Doc. Dr. Tatjana Bošković Matić, neurologist

Head of Neurology Clinics, UKC Kragujevac

  • What is pain, how to define it?

According to the definition of the World Health Organization: “Pain is an unpleasant sensory or emotional experience associated with actual or potential tissue damage.”.

The International Association for the Study of Pain (IASP) defines pain as “an unpleasant sensory and emotional experience that we associate with existing or possible tissue damage or describe with words that correspond to that damage.”

Inadequate treatment of pain is a violation of the basic human right to a dignified life with pain relief (Montreal Declaration)(1)

  • Are there different types of pain?

Pain is not a homogeneous entity and there are many ways to classify pain and this maintains its multidimensional aspect. (2.3).

According to its mechanism, the pain can be:

Nociceptive (somatic and visceral)

Non-nociceptive (neuropathic)

According to the intensity, the pain is divided into mild, moderate and strong, while according to the duration, the pain can be acute and chronic.

Some authors believe that the time limit for the duration of pain that separates acute and chronic is arbitrary – three months – while others, more cautious, declare that only pain that lasts longer than six months can be called chronic. Chronic pain affects about 20% of the population in Europe and increases with age, reaching epidemic proportions, affecting 45% to 80% of the elderly. It is also more prevalent in women and in the population with a lower socio-economic status. Unlike acute pain, which can be treated relatively easily, treatment of chronic pain is incomparably more difficult. One usually starts with monotherapy, which is increased to the maximum tolerated dose and if the therapy proves to be ineffective, then a combination of different medicines such as analgesics, antidepressants, anticonvulsants, opioids, etc. is resorted to. (4).

Although the nervous system processes pain, the immune system, in the form of mast cells and microglia, also contributes to chronic pain hypersensitivity.

Activation of the immune system triggers the release of mediators from mast cells located near nerve endings, leading to sensitization of peripheral nociceptors and increased response of neurons in the CNS (central sensitization).

Microglia enhance neurological inflammation by activating new microglia and even activating nearby astrocytes, thereby maintaining the inflammatory state and leading to chronic pain.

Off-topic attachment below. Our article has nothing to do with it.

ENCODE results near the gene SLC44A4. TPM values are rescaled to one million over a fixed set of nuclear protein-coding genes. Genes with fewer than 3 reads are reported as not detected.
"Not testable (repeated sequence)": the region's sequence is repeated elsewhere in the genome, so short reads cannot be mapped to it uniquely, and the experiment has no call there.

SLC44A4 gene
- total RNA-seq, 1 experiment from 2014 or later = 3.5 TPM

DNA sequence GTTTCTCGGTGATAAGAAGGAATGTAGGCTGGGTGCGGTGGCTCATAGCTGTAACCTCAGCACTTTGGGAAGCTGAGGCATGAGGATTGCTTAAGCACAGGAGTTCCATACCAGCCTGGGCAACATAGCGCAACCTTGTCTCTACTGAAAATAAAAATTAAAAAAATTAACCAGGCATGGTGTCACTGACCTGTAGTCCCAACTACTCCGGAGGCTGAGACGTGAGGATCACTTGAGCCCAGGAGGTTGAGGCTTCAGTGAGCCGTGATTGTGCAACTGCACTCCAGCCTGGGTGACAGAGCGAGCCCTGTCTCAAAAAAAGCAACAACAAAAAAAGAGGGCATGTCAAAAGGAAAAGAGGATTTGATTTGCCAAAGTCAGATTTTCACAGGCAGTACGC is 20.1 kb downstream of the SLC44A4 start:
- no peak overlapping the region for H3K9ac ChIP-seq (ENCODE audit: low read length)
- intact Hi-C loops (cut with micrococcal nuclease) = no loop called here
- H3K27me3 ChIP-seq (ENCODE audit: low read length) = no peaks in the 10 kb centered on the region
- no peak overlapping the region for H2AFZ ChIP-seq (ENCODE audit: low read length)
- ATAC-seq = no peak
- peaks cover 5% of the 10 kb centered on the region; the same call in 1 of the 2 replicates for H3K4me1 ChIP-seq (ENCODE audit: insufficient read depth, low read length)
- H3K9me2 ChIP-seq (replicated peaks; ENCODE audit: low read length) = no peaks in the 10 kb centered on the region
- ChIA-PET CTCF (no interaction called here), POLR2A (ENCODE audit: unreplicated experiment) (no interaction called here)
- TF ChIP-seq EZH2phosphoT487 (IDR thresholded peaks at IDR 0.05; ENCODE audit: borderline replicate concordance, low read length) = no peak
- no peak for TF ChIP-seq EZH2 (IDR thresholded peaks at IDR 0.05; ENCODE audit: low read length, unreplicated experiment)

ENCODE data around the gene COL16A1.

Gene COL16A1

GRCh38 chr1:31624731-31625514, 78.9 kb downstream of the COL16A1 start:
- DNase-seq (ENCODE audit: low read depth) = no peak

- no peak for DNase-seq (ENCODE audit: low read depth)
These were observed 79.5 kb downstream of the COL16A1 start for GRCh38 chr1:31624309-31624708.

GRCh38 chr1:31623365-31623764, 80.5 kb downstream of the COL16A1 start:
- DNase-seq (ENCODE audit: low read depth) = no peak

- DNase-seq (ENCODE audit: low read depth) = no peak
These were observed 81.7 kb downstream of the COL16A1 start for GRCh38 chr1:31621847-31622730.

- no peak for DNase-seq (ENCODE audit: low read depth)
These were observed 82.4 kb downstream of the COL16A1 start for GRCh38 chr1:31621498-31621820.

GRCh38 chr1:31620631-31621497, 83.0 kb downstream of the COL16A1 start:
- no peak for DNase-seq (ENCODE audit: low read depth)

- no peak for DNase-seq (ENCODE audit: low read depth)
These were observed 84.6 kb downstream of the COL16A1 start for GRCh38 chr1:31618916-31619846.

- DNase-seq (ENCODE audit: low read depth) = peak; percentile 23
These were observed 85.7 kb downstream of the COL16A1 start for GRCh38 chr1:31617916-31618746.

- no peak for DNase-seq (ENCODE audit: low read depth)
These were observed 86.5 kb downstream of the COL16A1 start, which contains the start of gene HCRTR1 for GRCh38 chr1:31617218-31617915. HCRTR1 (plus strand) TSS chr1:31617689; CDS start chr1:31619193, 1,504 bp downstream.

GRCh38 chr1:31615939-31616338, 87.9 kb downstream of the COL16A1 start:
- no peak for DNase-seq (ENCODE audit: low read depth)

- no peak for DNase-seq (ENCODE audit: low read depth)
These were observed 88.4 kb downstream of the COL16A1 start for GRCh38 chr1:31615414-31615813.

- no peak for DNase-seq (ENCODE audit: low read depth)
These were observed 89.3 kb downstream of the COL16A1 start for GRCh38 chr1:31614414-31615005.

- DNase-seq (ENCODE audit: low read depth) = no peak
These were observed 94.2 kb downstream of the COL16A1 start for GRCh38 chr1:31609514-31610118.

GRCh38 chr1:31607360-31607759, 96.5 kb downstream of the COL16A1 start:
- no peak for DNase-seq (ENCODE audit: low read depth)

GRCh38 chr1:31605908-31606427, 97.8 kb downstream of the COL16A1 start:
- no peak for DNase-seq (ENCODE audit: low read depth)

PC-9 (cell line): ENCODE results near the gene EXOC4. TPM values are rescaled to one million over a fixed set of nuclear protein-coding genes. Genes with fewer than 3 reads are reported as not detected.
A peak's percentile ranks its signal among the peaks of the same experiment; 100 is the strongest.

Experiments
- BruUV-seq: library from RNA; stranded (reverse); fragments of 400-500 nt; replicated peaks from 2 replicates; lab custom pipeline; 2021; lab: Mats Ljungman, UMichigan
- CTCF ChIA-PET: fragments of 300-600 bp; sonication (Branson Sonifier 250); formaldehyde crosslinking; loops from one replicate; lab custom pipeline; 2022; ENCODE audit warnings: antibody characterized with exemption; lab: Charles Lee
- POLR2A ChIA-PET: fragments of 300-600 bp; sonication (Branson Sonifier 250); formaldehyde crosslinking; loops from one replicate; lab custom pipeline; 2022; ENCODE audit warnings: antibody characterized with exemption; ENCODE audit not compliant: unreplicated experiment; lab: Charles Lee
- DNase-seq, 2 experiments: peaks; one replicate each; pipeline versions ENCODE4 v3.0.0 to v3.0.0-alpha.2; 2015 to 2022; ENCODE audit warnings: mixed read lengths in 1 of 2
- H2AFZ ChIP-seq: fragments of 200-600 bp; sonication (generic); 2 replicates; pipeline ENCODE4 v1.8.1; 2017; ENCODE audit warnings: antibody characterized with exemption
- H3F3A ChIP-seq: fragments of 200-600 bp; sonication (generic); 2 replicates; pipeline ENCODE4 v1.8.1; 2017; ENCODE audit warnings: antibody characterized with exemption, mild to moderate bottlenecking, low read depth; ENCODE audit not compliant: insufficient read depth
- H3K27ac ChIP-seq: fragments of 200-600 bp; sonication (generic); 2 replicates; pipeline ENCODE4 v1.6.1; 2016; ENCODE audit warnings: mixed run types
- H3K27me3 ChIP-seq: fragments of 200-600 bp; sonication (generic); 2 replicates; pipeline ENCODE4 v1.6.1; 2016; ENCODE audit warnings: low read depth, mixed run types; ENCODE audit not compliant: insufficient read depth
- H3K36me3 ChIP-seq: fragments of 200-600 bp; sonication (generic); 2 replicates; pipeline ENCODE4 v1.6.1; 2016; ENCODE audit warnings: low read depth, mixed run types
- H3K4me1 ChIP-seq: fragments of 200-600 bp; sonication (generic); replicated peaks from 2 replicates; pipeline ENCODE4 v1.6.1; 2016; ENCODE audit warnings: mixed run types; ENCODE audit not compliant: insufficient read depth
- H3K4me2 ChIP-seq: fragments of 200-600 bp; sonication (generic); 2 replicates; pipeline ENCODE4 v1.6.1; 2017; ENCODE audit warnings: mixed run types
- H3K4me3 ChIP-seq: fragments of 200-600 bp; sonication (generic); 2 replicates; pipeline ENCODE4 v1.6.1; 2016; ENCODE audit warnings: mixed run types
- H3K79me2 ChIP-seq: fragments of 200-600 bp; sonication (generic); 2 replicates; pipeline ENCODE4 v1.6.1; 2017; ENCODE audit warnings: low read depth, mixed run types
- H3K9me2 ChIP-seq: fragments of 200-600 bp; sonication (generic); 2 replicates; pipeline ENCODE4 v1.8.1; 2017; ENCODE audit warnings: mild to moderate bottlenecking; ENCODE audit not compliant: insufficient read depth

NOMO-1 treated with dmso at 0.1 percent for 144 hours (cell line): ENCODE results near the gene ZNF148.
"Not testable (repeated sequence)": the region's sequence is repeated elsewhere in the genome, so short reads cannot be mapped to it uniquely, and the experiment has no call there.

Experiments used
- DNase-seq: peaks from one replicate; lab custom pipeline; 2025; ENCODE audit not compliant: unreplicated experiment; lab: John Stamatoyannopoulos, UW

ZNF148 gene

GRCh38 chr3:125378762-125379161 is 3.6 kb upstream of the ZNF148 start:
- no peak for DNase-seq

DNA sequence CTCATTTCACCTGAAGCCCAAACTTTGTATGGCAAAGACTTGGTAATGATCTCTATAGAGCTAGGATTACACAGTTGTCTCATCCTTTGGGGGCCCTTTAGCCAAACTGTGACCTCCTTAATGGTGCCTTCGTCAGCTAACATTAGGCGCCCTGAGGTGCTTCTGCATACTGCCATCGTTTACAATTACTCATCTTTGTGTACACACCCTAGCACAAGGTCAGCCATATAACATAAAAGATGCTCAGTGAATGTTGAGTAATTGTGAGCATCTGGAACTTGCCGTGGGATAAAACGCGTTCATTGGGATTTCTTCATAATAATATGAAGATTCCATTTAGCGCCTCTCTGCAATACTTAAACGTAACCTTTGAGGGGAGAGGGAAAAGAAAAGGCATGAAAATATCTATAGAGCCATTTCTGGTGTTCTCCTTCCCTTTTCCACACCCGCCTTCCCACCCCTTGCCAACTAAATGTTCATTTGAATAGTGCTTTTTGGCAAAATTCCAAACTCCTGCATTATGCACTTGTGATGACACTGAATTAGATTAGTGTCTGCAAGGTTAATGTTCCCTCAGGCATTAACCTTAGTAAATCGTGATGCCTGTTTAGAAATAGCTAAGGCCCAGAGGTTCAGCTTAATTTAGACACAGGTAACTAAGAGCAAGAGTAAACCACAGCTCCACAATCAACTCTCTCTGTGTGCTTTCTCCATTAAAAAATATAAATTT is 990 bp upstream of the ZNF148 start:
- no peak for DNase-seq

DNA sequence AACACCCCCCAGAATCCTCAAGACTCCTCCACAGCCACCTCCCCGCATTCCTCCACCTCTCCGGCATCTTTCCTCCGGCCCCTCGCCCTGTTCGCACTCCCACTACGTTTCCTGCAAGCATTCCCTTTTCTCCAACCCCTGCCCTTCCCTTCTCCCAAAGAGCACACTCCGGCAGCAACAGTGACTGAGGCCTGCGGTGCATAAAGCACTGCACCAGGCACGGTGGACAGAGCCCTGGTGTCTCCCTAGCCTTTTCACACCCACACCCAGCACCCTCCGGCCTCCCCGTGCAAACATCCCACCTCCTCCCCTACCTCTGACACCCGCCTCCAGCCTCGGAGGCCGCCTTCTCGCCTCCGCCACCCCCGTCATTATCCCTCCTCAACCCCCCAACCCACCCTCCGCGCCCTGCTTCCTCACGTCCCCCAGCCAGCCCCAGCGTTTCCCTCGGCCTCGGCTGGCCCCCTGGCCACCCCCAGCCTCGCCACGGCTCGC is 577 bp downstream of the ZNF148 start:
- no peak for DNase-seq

• What is palmitoylethanolamide (PEA) and what are its effects when administered in chronic pain therapy?

Palmitoylethanolamide (PEA) is an endogenous palmitic acid amide similar to the endocannabinoid anandamide (an endogenous cannabinoid neurotransmitter).

Interest in PEA has increased following the discovery that this substance possesses the ability to inhibit the release of inflammatory mediators from activated mast cells and to reduce infiltration and activation at the site of nerve injury.

At the cellular level, PEA exerts its effects by reducing mast cell migration and degranulation, neutrophil attraction, and excessive activation of astrocytes and glial cells. Mast cells and glial cells are transformed in this way, under the influence of PEA, from activated immune cells into resting cells. At the molecular level, PEA reduces the expression of pro-inflammatory enzymes such as COX-2 and pro-inflammatory cytokines: IL-1, prostaglandin E2 and TNF-α.

The effectiveness of PEA in the presence of symptoms of chronic and neuropathic pain has been confirmed in more than 30 clinical studies with over 6000 patients. Research results show that in patients who have not been administered other analgesic therapy, PEA is as effective in reducing chronic pain as in patients receiving polytherapy. This proves that the effect of PEA is independent of other therapies and that the simultaneous control of peripheral mast cell activity and the activation of microglia in the CNS lead to a significant reduction in the intensity of chronic pain. Also, no significant side effects or drug interactions were observed.


• Is there a product on our market that contains the PEA molecule?

There is a product called INNOPEA® in pharmacies in our country, which contains palmitoylethanolamide as an active substance. The product INNOPEA® reduces inflammation in acute and chronic inflammations, reduces the intensity of acute and chronic pain, regulates the immune response, while contributing to the protection of nerve cells, optimization of cognitive functions, and improvement of quality of life. The unique pharmaceutical form ensures a quick onset of action, and thanks to LipiSperse® technology, better absorption of the active substance, 1.75 times greater bioavailability and a better therapeutic effect of the patented form of Levagen®+ compared to standard palmitoylethanolamide are provided for. Application of the INNOPEA® product is extremely comfortable, as it is available on the market in the form of granules that can be dissolved directly by pouring the contents into the mouth or can be dissolved in a glass of water and drunk. It is recommended to take two daily doses for the first 15 days, and then continue administering one dose once a day.


1. Pjević M. Lečenje hroničnog bola kod odraslih (Interaktivni elektronski priručnik), edicija PRAKTIKUM: 65;University in Novi Sad, Medical School, 2011

2. Lussier D, Beaulie P. Toward a Rational Taxonomy of Analgesic Drugs. In: Beaulieu P, Lussier D, Porreca F, Dickenson HA. Pharmacology of pain. Seattle: IASP Press; 2010. p.27-41.

3. Pjević M. Bol – kratke činjenice o hroničnom nekancerskom i kancerskom bolu. Novi Sad: UITBS; 2013.

4. The Management of Persistent Pain in Older Persons. AGS Panel on Persistent Pain in Older Persons. Journal of the American Geriatrics Society. 2002; 50 205-224